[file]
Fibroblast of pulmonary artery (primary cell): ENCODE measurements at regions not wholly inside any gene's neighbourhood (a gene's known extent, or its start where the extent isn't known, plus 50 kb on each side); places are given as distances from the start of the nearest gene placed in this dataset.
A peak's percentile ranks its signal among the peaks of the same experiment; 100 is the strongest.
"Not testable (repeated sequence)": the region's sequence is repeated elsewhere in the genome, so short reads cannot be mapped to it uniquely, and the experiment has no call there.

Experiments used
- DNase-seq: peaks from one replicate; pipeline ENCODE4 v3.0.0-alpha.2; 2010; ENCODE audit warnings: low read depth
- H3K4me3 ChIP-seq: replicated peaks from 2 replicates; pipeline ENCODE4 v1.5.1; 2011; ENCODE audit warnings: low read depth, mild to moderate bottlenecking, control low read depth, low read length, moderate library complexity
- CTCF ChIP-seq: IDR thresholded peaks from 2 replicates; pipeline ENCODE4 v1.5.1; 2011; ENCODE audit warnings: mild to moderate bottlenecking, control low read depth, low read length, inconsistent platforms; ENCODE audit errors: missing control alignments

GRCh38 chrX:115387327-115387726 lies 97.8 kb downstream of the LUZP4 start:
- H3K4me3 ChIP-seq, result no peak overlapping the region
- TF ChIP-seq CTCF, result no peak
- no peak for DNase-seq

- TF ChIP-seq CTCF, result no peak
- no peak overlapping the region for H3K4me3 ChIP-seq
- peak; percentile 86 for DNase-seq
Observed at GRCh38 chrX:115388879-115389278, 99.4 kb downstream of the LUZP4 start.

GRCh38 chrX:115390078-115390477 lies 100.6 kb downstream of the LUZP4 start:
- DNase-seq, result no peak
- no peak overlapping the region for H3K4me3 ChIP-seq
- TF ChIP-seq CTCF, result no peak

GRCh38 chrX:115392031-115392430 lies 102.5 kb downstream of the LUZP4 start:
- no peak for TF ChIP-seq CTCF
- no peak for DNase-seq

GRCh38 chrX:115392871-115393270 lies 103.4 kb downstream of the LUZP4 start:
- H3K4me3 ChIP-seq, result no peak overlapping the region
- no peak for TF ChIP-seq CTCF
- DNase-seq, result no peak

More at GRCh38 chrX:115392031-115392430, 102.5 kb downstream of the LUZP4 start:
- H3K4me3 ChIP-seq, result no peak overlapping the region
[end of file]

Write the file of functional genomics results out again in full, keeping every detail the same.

Fibroblast of pulmonary artery (primary cell): ENCODE measurements at regions not wholly inside any gene's neighbourhood (a gene's known extent, or its start where the extent isn't known, plus 50 kb on each side); places are given as distances from the start of the nearest gene placed in this dataset.
A peak's percentile ranks its signal among the peaks of the same experiment; 100 is the strongest.
"Not testable (repeated sequence)": the region's sequence is repeated elsewhere in the genome, so short reads cannot be mapped to it uniquely, and the experiment has no call there.

Experiments used
- DNase-seq: peaks from one replicate; pipeline ENCODE4 v3.0.0-alpha.2; 2010; ENCODE audit warnings: low read depth
- H3K4me3 ChIP-seq: replicated peaks from 2 replicates; pipeline ENCODE4 v1.5.1; 2011; ENCODE audit warnings: low read depth, mild to moderate bottlenecking, control low read depth, low read length, moderate library complexity
- CTCF ChIP-seq: IDR thresholded peaks from 2 replicates; pipeline ENCODE4 v1.5.1; 2011; ENCODE audit warnings: mild to moderate bottlenecking, control low read depth, low read length, inconsistent platforms; ENCODE audit errors: missing control alignments

GRCh38 chrX:115387327-115387726 lies 97.8 kb downstream of the LUZP4 start:
- H3K4me3 ChIP-seq, result no peak overlapping the region
- TF ChIP-seq CTCF, result no peak
- no peak for DNase-seq

- TF ChIP-seq CTCF, result no peak
- no peak overlapping the region for H3K4me3 ChIP-seq
- peak; percentile 86 for DNase-seq
Observed at GRCh38 chrX:115388879-115389278, 99.4 kb downstream of the LUZP4 start.

GRCh38 chrX:115390078-115390477 lies 100.6 kb downstream of the LUZP4 start:
- DNase-seq, result no peak
- no peak overlapping the region for H3K4me3 ChIP-seq
- TF ChIP-seq CTCF, result no peak

GRCh38 chrX:115392031-115392430 lies 102.5 kb downstream of the LUZP4 start:
- no peak for TF ChIP-seq CTCF
- no peak for DNase-seq

GRCh38 chrX:115392871-115393270 lies 103.4 kb downstream of the LUZP4 start:
- H3K4me3 ChIP-seq, result no peak overlapping the region
- no peak for TF ChIP-seq CTCF
- DNase-seq, result no peak

More at GRCh38 chrX:115392031-115392430, 102.5 kb downstream of the LUZP4 start:
- H3K4me3 ChIP-seq, result no peak overlapping the region